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Tyrone gaming Tycoon Nigel Eccles 'hid behind sofa' as business slammed on US TV


Lampooned: Nigel Eccles

Lampooned: Nigel Eccles

Lampooned: Nigel Eccles

Northern Ireland gaming tycoon Nigel Eccles has admitted that having his controversial fantasy sports business lampooned on American television was "painful to watch".

Cookstown native Eccles - whose company was recently valued at over $1bn - was targeted by outspoken comedian John Oliver on his popular Last Week Tonight show.

Eccles' FanDuel business, along with rival company DraftKings, is currently involved in heated regulatory battles in the US over the legality of the product, which offers cash prizes for pay-to-play fantasy sports contests. Some American regulators regard it as pure gambling, and Oliver pulled no punches in a rant which Eccles later admitted had him "hiding behind the sofa".

At one point English-born Oliver likened the business and its gambling-like entry fees to hardcore drugs.

"Daily fantasy is the same as season-long fantasy, the way a nice mug of tea is the same as a nice baggy of heroin," joked Oliver, whose satirical show often attracts 10m viewers.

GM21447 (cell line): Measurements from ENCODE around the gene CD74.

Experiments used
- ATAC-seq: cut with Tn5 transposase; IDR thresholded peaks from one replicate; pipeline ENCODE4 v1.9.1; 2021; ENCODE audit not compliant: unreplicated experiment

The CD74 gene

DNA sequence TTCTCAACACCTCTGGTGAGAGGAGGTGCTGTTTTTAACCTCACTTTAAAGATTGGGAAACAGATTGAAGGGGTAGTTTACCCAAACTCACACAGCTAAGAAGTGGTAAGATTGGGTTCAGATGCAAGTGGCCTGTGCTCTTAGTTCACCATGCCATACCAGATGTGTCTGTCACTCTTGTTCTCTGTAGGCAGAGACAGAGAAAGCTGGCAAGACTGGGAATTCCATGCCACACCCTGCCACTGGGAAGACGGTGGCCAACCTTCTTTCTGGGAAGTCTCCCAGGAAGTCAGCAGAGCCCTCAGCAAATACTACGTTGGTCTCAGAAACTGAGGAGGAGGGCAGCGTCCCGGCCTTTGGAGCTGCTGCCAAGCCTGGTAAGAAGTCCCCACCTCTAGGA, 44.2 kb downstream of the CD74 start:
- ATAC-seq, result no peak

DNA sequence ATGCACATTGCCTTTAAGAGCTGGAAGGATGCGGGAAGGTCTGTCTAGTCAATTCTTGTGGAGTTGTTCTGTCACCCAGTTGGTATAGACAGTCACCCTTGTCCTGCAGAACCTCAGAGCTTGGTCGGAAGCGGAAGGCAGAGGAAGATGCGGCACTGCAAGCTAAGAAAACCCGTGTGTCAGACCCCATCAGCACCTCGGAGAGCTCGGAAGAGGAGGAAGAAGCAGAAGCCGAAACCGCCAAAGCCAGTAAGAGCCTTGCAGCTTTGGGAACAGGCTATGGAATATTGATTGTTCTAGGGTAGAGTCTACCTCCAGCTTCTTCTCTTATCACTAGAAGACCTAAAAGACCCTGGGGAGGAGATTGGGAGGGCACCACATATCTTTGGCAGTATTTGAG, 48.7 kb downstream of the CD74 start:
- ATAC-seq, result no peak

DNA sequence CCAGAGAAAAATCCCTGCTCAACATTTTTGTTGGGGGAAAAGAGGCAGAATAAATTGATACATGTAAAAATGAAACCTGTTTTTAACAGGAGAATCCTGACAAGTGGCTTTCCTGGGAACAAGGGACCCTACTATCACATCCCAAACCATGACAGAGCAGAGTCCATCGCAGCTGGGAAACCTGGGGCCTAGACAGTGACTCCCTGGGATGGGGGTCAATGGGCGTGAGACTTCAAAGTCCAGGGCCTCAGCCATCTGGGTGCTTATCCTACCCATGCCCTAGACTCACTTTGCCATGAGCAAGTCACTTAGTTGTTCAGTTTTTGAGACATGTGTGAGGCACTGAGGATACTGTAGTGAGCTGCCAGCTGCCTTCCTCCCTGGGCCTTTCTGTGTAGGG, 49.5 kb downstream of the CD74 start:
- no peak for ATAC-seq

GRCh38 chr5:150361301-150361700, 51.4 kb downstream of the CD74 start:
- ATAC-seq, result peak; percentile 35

"Both give you a lovely warm feeling. One is a little more intense," Oliver added.

"I did think it was funny, but I kind of hid behind the sofa when I watched it," admitted Eccles in a question and answer session at tech media giant Re/code's annual conference in California. "It was quite painful to watch."

Eccles - who co-founded FanDuel with his wife Lesley and three others - is the highest new entry on this year's Sunday Independent Rich List, which was published yesterday.

Ranked 39 out of 300, with a fortune totalling £273m, the 41-year-old is now Northern Ireland's richest man, worth less than only the Haughey family, proprietors of Norbrook (number 33), and Emmy-nominated actress Roma Downey (at 35).

Having grown up on a dairy farm in Co Tyrone before moving to America to work for McKinsey, the managing and consulting firm, Eccles developed FanDuel - a fantasy football and baseball site, which enables fans to make money by forecasting US sports - just over six years ago.

He is the company's chief executive, and Lesley, whom he met in 1995 when they were students at St Andrews University in Scotland, is executive vice-president.

The couple live in Edinburgh and have three children.

"I'm incredibly proud of the business we have developed and FanDuel's success is testament to the combined hard work and commitment of not only the co-founding team but also the talented teams we have built up in the UK and US offices," Mr Eccles told the Belfast Telegraph.

Fantasy sports are a massive and fast-growing business in America and FanDuel and competitor DraftKings have around 96% of the market.

Millions in the US use FanDuel to try to win prize money from a multi-million dollar pot. The company looks set to see revenues pass $2bn this year.

At the end of 2015 this newspaper predicted that Eccles was on course to be one of Northern Ireland's wealthiest-ever people, despite rarely commanding any column inches in the local media.

Belfast Telegraph